I have crazy amounts of fun since incorporating plain old and lots of potatoes into my daily fair. The Funny thing is, it’s not much to blog about concerning alluring food. On the other hand, don’t knock it until you’ve tried it, as they say, and the word I’m getting is that more and more are doing just that and learning a great deal about themselves and food, as I have. I think just the mental rewards themselves are enough to me. Wish I knew all the elements but those, combined with a calm, sound sleep, stellar energy, never feeling run down, heightened productiveness and more are plenty for me.
Of course, there will come a time soon enough when you know you’ve conquered your Stupid Dog Brain and are ready to incorporate some additional food elements, but ones that keep with the theme. It has also changed the way I prepare regular meals. The biggest thing there is that I now cook with or add little fat of any kind. For this post, I’ll focus on the addition of beans and oats to your list of tools. In a subsequent post, I’ll cover some of the other food I’ve been preparing and how.
But first, a bit of a good-natured dig at Paleo. I’ve had to have a laugh the last two mornings when I saw my own daily Paper.li come out (RSS), which is auto-generated from those I follow on social media and what of their stuff has been popular.
And, yesterday’s paper featured a gluten-free Carrot Cake, and Cordain had this recipe, Paleo Curried Cauliflower Soup. It’s all fine and great, I suppose, but in what world is it an awful idea to use potatoes instead of cauliflower, but it’s A-OK to include both of the naturally occurring 2 TBS of olive oil, and a cup of full-fat coconut milk? Who doesn’t know that olives & coconuts grow together all over the world? Ah, Cordain and the narrative…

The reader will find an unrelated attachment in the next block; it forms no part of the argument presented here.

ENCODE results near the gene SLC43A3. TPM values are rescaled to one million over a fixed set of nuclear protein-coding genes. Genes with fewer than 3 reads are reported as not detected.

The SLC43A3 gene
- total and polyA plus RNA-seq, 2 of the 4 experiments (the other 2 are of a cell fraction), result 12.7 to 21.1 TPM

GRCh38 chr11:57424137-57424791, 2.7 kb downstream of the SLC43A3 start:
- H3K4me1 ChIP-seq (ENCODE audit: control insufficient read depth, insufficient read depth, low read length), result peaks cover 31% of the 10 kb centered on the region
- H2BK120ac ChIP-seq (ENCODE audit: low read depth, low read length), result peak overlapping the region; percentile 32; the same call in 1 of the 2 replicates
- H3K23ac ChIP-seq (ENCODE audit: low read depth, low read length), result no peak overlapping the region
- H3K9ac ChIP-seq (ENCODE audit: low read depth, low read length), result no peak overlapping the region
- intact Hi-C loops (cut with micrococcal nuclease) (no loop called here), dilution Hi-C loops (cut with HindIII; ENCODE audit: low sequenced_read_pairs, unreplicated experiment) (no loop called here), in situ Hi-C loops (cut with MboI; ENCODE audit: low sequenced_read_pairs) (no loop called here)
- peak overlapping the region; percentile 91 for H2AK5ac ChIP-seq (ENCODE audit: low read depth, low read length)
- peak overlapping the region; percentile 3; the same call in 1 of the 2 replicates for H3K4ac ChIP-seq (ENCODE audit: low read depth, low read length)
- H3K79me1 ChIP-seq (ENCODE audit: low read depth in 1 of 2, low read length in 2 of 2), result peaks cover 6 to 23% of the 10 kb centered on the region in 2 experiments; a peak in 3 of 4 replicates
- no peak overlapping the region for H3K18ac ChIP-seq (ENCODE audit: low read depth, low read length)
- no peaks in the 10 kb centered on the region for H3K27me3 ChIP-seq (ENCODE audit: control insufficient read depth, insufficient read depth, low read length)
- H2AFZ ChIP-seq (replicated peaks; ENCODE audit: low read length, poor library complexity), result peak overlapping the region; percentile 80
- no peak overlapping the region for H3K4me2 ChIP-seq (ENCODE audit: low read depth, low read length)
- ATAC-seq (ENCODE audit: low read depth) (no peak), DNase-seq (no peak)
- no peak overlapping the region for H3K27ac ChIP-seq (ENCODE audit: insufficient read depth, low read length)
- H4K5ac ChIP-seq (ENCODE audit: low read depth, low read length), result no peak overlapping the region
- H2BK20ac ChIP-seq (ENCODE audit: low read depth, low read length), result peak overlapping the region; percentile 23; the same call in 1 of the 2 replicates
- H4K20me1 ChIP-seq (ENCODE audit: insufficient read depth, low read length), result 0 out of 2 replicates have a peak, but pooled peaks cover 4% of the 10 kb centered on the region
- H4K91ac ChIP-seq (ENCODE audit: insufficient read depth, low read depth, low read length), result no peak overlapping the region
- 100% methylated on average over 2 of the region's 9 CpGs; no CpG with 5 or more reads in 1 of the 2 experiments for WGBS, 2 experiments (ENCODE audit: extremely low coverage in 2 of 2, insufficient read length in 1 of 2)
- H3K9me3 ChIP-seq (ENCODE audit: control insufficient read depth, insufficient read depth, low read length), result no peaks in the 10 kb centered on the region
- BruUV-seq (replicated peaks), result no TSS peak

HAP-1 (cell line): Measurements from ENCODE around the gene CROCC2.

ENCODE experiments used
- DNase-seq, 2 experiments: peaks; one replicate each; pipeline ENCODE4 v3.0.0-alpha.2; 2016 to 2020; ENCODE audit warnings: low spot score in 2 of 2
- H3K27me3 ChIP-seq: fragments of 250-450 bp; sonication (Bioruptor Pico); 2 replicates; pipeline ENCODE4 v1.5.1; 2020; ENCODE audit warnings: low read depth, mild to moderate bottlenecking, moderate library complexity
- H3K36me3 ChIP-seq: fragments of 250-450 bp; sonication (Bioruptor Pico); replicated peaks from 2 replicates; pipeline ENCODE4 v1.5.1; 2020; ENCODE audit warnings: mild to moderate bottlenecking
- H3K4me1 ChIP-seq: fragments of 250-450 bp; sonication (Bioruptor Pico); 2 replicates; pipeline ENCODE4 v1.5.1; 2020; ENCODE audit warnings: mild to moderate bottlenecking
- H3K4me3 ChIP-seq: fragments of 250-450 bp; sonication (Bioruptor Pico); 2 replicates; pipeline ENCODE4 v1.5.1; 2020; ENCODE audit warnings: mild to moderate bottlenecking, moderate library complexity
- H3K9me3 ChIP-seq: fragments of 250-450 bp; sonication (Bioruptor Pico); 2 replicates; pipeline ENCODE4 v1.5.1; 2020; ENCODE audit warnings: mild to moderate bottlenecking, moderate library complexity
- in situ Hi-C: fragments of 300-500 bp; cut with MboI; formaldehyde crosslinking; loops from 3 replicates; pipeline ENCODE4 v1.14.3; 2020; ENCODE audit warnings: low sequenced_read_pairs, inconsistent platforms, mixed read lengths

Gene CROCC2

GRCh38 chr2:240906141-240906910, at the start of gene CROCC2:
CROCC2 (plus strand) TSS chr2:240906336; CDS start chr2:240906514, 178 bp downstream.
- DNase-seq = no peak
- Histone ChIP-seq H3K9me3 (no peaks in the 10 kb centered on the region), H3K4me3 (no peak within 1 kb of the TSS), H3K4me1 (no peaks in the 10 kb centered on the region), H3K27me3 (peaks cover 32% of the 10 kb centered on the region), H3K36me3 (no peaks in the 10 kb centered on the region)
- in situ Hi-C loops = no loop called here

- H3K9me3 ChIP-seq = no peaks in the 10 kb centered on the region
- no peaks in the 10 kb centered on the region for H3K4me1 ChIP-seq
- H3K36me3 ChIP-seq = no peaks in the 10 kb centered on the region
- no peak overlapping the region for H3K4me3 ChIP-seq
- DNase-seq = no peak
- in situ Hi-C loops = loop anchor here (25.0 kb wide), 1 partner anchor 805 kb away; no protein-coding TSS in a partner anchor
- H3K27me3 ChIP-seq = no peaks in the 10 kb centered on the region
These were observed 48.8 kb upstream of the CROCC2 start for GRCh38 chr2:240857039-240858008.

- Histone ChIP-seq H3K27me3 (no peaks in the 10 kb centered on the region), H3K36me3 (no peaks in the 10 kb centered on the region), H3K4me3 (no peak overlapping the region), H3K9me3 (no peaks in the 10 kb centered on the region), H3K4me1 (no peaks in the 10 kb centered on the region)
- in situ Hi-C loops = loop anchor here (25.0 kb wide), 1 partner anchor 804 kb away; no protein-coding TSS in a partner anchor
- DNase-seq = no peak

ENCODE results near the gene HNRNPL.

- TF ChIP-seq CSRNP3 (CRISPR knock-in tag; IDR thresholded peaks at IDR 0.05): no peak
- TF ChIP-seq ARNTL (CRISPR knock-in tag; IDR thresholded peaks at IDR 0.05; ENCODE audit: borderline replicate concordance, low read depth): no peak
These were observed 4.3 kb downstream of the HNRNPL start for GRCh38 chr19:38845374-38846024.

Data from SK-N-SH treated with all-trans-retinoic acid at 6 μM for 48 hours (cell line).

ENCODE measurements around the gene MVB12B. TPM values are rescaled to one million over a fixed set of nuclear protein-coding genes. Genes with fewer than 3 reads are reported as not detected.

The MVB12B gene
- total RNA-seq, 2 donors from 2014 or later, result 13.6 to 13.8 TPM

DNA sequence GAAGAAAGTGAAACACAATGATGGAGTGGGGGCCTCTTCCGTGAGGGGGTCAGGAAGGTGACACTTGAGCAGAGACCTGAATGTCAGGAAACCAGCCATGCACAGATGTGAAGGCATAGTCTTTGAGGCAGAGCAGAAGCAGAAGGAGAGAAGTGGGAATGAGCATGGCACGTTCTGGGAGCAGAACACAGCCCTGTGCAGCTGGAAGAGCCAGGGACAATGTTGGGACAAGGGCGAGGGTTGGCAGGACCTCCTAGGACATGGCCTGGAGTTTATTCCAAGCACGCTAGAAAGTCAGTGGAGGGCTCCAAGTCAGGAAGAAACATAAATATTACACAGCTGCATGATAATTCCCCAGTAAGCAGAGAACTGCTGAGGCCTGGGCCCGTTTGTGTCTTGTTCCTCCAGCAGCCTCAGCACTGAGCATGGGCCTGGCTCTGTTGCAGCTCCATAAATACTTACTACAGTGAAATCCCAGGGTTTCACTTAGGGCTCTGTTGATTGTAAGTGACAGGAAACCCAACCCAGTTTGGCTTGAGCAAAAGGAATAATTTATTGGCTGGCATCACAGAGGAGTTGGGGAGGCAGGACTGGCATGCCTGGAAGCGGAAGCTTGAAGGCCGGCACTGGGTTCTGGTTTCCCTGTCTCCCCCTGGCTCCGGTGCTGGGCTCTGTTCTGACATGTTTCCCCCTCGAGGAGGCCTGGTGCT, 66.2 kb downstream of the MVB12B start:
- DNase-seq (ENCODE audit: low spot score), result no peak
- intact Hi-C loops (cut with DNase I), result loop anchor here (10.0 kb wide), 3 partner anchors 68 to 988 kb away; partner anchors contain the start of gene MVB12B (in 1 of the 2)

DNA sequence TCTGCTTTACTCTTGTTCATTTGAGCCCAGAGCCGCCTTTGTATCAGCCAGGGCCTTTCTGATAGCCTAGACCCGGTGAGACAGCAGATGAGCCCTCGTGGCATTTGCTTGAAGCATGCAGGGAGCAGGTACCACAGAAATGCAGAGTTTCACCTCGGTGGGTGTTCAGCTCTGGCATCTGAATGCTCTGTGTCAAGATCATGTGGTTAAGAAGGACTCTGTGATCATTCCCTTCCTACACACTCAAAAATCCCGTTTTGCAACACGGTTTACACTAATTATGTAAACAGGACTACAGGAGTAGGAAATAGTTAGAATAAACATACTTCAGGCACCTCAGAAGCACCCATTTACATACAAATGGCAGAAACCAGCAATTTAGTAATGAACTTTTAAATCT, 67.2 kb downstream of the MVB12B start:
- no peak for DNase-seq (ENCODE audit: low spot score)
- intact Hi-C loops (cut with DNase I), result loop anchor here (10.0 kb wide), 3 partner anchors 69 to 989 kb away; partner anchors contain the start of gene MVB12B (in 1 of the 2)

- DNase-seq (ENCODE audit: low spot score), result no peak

So you already have My Potato Soup in your toolkit, and it’s crazy good. I’ve done a couple of days where I eat just that, am fully satisfied, and I easily come under 1,200 calories.
So now, I give you an equally awesome White Bean and Potato Soup.
- 1 lb smoked pork necks
- 1 16 oz package white beans (I used Great Northern)
- 1 medium yellow onion, chopped
- 2 cloves fresh garlic, minced
- 2 TBS dried parsley (3x for fresh…6 TBS)
- 1-quart chicken stock (Kitchen Basics)
- 3 medium russet potatoes peeled and diced small
- 2 8 oz cans tomato sauce
- 2 cups whole milk
- salt and pepper to taste
- Cover the pork necks with water by a couple of inches, bring to a boil, reduce heat, cover and simmer, adding water as necessary to keep them well covered. Simmer until the pork falls off the bone (3-4 hours; this rendered about 6-8 oz of meat). Strain into a pot to preserve the cooking water. Pick off all the meat, shred with your fingers, and return to the pot with the cooking water (basically, the same way you make chicken soup from a leftover carcass).
- Add beans, chicken stock, onion, garlic, parsley, and additional water as needed to keep everything well covered (beans will absorb).
- Bring it all to a boil, reduce heat, cover and simmer until beans are soft (1 1/2 – 2 hours). After an hour, monitor soup consistency and uncover and increase heat as necessary for evaporation if too watery.
- When the beans are soft, add diced potatoes and simmer only until soft (about 20 minutes).
- Add tomato sauce, milk, and salt & pepper to taste. I found I needed to add no salt at all.
This dish will remind you of bean & bacon soup in the can if you loved it as I did growing up—but this is infinitely better. It’s another thing I can eat on any day for all meals, be just fine, and bring in a big caloric deficit. Seriously give this a try. Of course, you could double the smoked pork and still be fine, but I am quite coming to love using small amounts of meat to enhance, not dominate flavor. The tomato sauce and milk put it over the top, creating a sort of bisque groove.